Network configuration is determined by the placement of infrastructure, as well as the network size and heat source location. Fortunately, the Creative Energy Homes test site can accommodate a largely soft-dig trenching system with a simple branched pipe network (see Figure 1). Branched networks allow for consumers to be connected to the main loops individually by a smaller service branch. Benefits of branched networks include flexible design, easy installation, and additional branches can be added to the network loop at later stages.
As mentioned, project SCENIC is the first MES (Multi-vector Energy System) DHN with truly distributed energy generation. Consequently, a novel network configuration was required to facilitate prosumer and consumer participation at each property. A double loop system has been installed, where a network loop supplies heat to each property via a consumer HIU (heat interface unit) (see Figure 2), and a generation loop delivers heat generated at each property through a prosumer HIU to a CTS (central thermal store) (see Figure 2).
Heat networks are designed on peak load in winter, yet year round efficiency needs to be considered. Despite peak load needing to be met, oversizing needs to be balanced against technically practical and economically feasible component selection. For most of the year the system will only operate at part load with peak output is only needed for a few hours.
Initially, network operating temperature needs to be selected. Following this, when sizing a heat network, three components are considered:
Within this section, we consider the sizing of the aforementioned heat network components using the modelled results. Once component sizes have been identified it is possible to present the overall heat network layout within Section 4. Unlike standard heat network component sizing and design, project SCENIC has to consider the integration of distributed generation on all 7 networked properties.
The transition to LTDH is widely understood to be the next step in heat network efficiency. Generally, LTDH has a supply temperatures below 55°C and return temperatures of around 30°C described in numerous papers (Olsen, Lambertsen et al. 2008, Paulsen, Fan et al. 2008, Torío and Schmidt 2010, Dalla Rosa and Christensen 2011, Li and Svendsen 2012, Østergaard and Svendsen 2016b, Yang, Li et al. 2016). As a result, Project SCENIC aims to achieve a network supply temperature below 55°C for most of the year and a return temperature of 30°C.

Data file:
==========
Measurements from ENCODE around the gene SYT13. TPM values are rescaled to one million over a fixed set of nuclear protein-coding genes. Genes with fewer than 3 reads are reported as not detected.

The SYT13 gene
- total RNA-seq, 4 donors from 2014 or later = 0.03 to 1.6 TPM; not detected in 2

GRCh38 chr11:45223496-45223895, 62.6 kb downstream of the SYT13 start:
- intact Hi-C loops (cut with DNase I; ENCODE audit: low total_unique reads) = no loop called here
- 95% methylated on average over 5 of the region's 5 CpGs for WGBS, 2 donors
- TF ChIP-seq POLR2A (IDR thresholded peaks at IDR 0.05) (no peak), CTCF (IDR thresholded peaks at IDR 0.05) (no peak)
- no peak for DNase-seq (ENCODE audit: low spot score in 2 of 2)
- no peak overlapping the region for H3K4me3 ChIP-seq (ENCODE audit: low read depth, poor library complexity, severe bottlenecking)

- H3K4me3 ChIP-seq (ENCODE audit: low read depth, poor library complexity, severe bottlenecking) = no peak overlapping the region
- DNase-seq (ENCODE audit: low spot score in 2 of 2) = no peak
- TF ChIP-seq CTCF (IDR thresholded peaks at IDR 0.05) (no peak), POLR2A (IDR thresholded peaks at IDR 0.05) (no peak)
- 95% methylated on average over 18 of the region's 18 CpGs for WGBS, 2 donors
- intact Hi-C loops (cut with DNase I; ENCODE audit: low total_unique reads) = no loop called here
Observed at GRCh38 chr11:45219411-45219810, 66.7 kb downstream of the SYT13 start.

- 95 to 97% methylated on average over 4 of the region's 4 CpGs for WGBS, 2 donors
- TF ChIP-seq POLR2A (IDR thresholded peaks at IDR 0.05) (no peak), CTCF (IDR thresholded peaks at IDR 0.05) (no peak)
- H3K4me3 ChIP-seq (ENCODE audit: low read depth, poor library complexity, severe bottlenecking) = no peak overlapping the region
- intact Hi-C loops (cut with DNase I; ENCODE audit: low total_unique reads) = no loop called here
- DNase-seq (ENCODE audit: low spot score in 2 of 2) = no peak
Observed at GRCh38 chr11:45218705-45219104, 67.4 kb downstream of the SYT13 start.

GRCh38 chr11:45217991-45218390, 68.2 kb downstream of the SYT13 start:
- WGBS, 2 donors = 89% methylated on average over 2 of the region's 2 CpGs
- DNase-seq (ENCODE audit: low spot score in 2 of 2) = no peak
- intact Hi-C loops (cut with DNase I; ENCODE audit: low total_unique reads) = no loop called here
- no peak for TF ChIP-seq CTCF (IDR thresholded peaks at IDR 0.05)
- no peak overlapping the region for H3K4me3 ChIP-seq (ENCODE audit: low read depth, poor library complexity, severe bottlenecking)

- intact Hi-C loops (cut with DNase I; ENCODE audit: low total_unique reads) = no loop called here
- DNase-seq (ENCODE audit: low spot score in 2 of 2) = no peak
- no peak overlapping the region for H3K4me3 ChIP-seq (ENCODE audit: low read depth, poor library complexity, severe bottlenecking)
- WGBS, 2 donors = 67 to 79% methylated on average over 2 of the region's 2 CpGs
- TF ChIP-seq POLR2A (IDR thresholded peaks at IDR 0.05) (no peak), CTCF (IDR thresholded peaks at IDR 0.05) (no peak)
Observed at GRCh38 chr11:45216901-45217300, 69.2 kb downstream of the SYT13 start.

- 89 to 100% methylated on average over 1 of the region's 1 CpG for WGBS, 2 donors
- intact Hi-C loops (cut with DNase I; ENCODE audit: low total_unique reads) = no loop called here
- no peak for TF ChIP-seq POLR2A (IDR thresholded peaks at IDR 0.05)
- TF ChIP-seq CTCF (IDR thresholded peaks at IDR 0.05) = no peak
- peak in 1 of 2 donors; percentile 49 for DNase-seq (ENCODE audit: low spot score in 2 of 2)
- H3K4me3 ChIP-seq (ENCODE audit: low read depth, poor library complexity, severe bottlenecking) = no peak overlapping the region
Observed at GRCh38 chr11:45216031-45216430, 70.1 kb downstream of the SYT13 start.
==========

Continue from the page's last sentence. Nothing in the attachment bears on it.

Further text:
Lund, Werner et al. (2014), the seminal work on the definition of LTDH (4th Generation) describes how future systems can achieve supply and return of 50°C/20°C for most of the year without compromising comfort levels and hygiene requirements. It is understood that operating temperatures should be kept as low as possible to avoid unnecessary heat losses. Additionally, operating temperatures will also effect:
The relationship between the aforementioned parameters is discussed more comprehensively alongside relevant system component information in the following sections.
The generation technologies have been installed before the installation of the heat network except for an evacuated tube solar thermal array on oldest property (David Wilson House). Table 5 specifies the capacity and location of each distributed generation technology. Energy flows are presented later in the paper.
|Building name||Energy generation technology||Peak installed capacity (kW)|
|David Wilson House||Evacuated tube solar thermal collector
|Mark Group House||Evacuated tube solar thermal collector||4.42|
|EON House||Gas boiler||12|
|BASF House||Flat plate solar thermal collector||3.2|
|Tarmac House (No. 12)||Biomass boiler
Flat plate solar collector
|Tarmac House (No. 10)||Flat plate solar collector||1|
|Saint-Gobain Nottingham H.O.U.S.E||Evacuated tube solar thermal collector||1.28|